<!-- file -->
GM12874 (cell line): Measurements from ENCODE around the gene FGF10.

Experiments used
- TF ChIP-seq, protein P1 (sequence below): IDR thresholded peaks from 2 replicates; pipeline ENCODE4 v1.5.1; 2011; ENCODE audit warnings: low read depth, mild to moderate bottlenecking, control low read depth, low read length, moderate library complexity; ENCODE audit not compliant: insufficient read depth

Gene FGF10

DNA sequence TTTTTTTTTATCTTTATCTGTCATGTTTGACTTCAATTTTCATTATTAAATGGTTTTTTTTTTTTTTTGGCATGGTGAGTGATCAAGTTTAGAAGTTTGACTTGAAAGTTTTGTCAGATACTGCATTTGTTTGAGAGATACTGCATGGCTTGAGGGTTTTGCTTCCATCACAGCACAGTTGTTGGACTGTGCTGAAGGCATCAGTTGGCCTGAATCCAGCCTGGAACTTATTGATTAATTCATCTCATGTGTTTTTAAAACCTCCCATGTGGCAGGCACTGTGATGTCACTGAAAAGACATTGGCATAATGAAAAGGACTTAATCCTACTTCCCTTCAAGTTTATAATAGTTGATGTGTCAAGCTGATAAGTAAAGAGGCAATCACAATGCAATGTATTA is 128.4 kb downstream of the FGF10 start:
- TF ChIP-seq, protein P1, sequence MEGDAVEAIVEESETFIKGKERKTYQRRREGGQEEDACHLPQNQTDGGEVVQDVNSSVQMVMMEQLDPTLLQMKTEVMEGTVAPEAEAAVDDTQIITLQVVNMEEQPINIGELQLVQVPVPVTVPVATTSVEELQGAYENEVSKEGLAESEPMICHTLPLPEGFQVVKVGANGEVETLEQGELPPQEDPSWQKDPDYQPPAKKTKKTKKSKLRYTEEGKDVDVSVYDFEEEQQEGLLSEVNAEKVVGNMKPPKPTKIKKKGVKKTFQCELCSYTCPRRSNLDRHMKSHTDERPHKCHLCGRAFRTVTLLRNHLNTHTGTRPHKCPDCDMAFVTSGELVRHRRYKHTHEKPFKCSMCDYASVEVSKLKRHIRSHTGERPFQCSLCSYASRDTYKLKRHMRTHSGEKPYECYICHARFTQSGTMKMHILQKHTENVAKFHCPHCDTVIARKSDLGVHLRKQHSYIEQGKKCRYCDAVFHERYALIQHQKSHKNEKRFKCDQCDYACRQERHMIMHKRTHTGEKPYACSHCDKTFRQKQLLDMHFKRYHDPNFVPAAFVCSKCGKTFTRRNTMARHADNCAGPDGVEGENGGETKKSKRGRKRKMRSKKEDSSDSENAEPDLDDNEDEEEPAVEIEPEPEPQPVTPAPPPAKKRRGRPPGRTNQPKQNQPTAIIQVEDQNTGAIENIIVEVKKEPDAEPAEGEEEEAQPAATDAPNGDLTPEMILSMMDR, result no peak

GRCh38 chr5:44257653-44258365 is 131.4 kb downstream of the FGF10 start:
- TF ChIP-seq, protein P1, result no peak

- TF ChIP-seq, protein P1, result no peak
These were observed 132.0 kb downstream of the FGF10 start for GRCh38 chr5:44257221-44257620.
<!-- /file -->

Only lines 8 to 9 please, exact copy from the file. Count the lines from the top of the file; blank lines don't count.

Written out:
- TF ChIP-seq, protein P1, result no peak

- TF ChIP-seq, protein P1, result no peak